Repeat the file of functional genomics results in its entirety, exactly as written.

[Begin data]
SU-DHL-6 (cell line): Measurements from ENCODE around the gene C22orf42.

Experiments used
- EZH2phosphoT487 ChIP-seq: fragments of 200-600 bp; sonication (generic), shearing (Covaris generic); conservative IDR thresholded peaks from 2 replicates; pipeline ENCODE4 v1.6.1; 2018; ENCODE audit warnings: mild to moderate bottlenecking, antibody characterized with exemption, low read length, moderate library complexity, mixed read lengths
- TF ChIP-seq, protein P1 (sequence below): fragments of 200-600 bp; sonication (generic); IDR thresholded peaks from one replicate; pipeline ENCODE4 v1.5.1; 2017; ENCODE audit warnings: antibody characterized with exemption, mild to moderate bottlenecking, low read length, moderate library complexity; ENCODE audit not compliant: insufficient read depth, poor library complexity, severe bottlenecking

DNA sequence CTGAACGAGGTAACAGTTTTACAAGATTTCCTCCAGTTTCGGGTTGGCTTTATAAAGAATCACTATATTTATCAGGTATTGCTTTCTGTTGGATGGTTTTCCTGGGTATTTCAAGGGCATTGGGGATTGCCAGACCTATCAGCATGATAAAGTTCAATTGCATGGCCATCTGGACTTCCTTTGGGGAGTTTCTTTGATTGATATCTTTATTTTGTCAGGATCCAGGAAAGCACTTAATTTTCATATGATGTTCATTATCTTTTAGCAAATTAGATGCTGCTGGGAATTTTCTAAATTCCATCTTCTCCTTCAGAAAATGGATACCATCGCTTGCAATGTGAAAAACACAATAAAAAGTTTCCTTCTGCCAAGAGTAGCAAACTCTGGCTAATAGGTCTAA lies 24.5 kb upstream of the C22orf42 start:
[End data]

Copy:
SU-DHL-6 (cell line): Measurements from ENCODE around the gene C22orf42.

Experiments used
- EZH2phosphoT487 ChIP-seq: fragments of 200-600 bp; sonication (generic), shearing (Covaris generic); conservative IDR thresholded peaks from 2 replicates; pipeline ENCODE4 v1.6.1; 2018; ENCODE audit warnings: mild to moderate bottlenecking, antibody characterized with exemption, low read length, moderate library complexity, mixed read lengths
- TF ChIP-seq, protein P1 (sequence below): fragments of 200-600 bp; sonication (generic); IDR thresholded peaks from one replicate; pipeline ENCODE4 v1.5.1; 2017; ENCODE audit warnings: antibody characterized with exemption, mild to moderate bottlenecking, low read length, moderate library complexity; ENCODE audit not compliant: insufficient read depth, poor library complexity, severe bottlenecking

DNA sequence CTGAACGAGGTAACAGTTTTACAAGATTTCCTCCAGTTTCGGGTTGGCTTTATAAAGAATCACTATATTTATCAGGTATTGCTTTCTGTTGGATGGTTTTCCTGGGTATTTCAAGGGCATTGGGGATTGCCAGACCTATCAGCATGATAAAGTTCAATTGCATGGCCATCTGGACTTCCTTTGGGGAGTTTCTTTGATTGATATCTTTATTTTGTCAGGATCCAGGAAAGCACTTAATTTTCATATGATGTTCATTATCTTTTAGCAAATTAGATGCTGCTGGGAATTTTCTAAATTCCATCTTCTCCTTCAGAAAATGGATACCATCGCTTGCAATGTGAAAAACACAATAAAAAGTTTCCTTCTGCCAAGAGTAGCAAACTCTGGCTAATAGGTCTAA lies 24.5 kb upstream of the C22orf42 start: